Even in her late 80s, Tampa resident Marjorie Green enjoys an active lifestyle, but her heart wasn’t able to keep up with the rest of her body. Marjorie was one of thousands of Floridians suffering from severe aortic stenosis — a narrowing of the aortic valve in the heart.
Unfortunately, age and other health complications did not allow Marjorie to undergo traditional open-heart aortic valve surgery, a procedure that repairs the valve so the heart can once again pump oxygen-rich blood through the body.
“My mom was destined to die of heart failure because of her aortic stenosis,” said Lesley Green, Marjorie’s daughter. “We were told there was nothing that could be done because she was inoperable. And then we got a call referring my mom to Florida Hospital Pepin Heart Institute because they were starting a brand new procedure. And it saved my mom’s life.”
The new procedure, known as Transcatheter Aortic Valve Replacement (TAVR), is performed in the Cath Lab at Florida Hospital Pepin Heart Institute. The minimally invasive TAVR procedure is performed on a beating heart and does not require cardio-pulmonary bypass or opening the chest like traditional valve surgery.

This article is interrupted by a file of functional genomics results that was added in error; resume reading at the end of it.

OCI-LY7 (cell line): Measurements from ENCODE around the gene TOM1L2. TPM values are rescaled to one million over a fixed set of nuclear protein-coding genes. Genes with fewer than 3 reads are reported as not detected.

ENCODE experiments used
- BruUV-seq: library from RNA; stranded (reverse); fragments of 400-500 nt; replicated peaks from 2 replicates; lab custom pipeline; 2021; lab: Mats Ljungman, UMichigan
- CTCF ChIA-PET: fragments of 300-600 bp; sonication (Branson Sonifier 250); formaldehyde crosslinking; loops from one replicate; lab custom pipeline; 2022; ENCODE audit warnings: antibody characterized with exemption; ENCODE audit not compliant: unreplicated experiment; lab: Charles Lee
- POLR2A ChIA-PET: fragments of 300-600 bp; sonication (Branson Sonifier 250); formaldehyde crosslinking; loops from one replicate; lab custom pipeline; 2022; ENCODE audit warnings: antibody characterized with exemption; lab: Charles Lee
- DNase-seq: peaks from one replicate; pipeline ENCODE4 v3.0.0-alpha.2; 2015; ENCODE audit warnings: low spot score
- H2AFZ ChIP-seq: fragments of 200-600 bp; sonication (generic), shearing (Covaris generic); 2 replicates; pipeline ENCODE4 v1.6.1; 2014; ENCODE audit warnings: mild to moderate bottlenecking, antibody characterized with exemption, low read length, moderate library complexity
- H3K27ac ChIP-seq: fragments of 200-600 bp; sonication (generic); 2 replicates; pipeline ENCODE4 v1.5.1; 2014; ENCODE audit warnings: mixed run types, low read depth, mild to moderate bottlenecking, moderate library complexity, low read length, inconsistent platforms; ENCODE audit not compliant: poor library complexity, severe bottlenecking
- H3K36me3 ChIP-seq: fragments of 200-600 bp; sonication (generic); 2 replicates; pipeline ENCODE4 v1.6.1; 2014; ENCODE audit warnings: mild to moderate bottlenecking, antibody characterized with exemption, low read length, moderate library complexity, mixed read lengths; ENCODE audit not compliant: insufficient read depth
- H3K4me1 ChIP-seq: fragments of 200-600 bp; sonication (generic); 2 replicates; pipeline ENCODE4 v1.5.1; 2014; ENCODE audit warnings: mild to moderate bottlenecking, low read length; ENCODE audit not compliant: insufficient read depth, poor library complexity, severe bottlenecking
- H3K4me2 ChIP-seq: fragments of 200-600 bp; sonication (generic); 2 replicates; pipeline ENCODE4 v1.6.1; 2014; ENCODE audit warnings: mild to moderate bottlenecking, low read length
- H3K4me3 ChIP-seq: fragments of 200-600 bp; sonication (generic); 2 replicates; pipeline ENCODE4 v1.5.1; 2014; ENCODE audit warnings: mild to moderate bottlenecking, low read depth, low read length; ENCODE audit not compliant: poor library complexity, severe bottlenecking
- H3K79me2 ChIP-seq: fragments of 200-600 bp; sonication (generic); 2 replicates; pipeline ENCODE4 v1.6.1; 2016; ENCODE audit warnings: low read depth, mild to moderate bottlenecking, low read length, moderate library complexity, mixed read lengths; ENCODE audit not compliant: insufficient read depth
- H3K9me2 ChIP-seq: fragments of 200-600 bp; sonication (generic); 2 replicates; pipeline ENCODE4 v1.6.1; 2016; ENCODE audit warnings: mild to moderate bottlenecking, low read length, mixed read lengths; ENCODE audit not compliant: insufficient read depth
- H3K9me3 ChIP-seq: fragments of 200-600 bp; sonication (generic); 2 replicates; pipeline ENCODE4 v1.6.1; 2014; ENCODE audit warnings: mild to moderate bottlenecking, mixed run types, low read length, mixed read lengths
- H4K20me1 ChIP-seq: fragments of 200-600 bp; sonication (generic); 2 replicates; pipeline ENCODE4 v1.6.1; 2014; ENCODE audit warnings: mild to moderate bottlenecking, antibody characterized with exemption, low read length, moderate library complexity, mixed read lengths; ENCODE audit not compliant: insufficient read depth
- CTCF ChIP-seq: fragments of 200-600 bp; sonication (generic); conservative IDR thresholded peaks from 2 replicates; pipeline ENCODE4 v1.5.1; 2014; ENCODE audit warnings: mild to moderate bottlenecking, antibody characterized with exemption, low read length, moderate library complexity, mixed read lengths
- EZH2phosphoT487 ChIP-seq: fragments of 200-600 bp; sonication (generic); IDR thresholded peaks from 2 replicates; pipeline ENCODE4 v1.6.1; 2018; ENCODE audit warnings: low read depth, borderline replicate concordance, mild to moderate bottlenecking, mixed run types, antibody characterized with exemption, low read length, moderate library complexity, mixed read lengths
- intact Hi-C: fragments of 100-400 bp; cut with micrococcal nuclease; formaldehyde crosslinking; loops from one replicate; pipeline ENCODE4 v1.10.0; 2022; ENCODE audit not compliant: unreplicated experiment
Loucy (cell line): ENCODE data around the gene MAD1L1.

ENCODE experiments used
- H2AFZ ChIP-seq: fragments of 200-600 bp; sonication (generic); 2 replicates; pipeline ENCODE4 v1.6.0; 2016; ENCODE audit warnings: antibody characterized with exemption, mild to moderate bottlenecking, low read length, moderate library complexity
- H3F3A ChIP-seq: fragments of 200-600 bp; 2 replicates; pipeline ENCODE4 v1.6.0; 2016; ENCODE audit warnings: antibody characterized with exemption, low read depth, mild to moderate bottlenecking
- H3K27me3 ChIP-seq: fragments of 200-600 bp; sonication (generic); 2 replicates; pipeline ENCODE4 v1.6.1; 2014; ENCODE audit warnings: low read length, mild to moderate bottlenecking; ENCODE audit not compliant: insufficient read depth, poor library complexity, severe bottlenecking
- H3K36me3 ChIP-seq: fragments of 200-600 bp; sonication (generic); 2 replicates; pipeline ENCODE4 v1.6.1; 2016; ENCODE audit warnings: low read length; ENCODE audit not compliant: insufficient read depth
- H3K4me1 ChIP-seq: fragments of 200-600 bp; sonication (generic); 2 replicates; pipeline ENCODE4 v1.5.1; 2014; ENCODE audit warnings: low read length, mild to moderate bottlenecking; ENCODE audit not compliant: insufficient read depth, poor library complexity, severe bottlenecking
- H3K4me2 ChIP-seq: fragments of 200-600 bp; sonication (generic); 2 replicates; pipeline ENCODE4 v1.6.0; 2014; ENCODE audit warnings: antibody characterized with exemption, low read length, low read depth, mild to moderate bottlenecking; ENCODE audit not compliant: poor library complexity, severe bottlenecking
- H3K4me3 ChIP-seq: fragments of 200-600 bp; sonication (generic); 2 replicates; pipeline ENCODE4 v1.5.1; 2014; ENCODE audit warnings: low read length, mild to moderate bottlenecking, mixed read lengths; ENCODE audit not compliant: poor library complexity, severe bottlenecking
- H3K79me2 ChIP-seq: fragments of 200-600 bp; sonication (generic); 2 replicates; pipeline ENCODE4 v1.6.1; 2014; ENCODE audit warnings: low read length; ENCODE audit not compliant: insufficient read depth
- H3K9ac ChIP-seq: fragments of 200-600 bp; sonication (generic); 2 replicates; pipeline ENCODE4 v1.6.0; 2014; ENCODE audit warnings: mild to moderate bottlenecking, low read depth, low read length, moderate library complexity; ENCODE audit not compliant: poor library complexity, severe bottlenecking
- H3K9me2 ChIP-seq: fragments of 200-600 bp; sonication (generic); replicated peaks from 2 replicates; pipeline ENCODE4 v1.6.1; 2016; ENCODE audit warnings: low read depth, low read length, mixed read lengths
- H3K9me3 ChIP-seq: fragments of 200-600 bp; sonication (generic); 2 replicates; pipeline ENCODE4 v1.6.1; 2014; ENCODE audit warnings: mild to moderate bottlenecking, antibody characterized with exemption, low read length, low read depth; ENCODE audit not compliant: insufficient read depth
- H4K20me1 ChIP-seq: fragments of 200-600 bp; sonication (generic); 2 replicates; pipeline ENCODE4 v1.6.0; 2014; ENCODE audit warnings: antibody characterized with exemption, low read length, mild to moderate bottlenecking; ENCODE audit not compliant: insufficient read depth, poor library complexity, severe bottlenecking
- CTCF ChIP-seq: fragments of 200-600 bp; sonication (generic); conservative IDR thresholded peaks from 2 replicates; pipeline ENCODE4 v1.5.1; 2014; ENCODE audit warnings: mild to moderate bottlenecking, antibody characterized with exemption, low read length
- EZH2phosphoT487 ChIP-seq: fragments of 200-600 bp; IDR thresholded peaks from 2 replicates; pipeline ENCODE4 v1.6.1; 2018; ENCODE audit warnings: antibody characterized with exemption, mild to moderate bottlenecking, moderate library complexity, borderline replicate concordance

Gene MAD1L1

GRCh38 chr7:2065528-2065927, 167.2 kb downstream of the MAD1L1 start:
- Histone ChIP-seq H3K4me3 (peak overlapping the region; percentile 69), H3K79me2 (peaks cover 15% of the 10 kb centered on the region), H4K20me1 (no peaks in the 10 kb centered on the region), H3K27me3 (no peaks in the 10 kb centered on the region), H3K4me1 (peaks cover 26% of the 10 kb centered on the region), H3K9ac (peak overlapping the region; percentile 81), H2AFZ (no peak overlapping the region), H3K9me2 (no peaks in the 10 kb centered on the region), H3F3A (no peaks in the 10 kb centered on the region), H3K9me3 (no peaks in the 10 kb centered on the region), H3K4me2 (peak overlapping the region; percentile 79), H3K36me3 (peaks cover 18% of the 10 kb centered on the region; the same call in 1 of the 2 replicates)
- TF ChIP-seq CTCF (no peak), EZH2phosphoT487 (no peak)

“This is a significant breakthrough for those half-million patients currently suffering from severe stenosis; in the Tampa Bay area, we’re now able to help our patients extend their lives and quality of life,” said Dr. Marc Bloom, chief of cardiovascular and thoracic surgery at Florida Hospital Pepin Heart Institute and part of the institute’s TAVR team.
“This new technology is truly incredible and helped save my mom’s life,” said Lesley Green, whose mother was one of the first TAVR patients at Florida Hospital Pepin Heart Institute. “We were so blessed to discover Florida Hospital Pepin Heart Institute and its cardiovascular expertise at the exact moment my mom needed their help. We’re looking forward to seeing my mom get back to her activities and enjoy a good quality of life that she deserves.”